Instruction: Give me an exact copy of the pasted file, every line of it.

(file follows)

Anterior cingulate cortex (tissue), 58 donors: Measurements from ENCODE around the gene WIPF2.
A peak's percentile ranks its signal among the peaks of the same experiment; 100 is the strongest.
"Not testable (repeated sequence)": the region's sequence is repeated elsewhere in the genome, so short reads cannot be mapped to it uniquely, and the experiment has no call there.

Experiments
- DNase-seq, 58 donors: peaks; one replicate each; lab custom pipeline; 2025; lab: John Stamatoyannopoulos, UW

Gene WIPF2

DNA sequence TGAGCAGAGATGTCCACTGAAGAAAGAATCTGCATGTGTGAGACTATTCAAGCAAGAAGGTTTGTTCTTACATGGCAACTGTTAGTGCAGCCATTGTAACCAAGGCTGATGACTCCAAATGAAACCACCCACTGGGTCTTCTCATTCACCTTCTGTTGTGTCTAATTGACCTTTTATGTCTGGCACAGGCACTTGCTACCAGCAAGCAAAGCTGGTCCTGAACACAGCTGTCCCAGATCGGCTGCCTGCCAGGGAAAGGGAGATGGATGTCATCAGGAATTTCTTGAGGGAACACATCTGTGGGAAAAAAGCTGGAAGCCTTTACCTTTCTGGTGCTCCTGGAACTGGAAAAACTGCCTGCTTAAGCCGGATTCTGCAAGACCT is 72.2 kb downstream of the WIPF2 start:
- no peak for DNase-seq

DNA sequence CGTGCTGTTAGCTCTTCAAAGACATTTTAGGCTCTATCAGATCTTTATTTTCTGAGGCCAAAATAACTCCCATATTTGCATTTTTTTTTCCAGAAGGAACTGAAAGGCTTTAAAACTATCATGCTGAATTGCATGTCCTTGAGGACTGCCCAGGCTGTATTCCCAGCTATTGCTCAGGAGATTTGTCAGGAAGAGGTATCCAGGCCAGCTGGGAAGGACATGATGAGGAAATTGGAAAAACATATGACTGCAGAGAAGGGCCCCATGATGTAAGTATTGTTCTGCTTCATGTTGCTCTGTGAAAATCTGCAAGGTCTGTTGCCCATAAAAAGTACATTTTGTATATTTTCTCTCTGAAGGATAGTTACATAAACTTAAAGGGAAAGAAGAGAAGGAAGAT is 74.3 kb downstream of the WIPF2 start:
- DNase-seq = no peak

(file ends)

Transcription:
Anterior cingulate cortex (tissue), 58 donors: Measurements from ENCODE around the gene WIPF2.
A peak's percentile ranks its signal among the peaks of the same experiment; 100 is the strongest.
"Not testable (repeated sequence)": the region's sequence is repeated elsewhere in the genome, so short reads cannot be mapped to it uniquely, and the experiment has no call there.

Experiments
- DNase-seq, 58 donors: peaks; one replicate each; lab custom pipeline; 2025; lab: John Stamatoyannopoulos, UW

Gene WIPF2

DNA sequence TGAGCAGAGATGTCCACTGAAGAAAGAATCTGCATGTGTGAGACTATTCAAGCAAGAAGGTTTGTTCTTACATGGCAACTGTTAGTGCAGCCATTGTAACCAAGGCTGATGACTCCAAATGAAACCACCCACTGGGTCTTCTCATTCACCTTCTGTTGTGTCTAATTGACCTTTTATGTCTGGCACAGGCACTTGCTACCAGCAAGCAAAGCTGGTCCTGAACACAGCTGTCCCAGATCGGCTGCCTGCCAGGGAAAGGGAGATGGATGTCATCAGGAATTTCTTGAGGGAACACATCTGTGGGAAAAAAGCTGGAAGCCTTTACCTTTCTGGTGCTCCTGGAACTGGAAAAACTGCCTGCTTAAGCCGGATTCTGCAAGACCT is 72.2 kb downstream of the WIPF2 start:
- no peak for DNase-seq

DNA sequence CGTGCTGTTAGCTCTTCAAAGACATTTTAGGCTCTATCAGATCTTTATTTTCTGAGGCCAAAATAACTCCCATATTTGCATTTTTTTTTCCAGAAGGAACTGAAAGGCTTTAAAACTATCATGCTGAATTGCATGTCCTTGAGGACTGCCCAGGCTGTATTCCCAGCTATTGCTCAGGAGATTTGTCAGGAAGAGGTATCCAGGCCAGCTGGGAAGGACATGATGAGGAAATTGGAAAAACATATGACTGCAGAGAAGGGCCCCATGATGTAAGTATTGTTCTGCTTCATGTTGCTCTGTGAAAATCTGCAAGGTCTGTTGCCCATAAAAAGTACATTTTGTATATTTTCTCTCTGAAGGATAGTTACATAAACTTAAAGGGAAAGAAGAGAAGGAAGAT is 74.3 kb downstream of the WIPF2 start:
- DNase-seq = no peak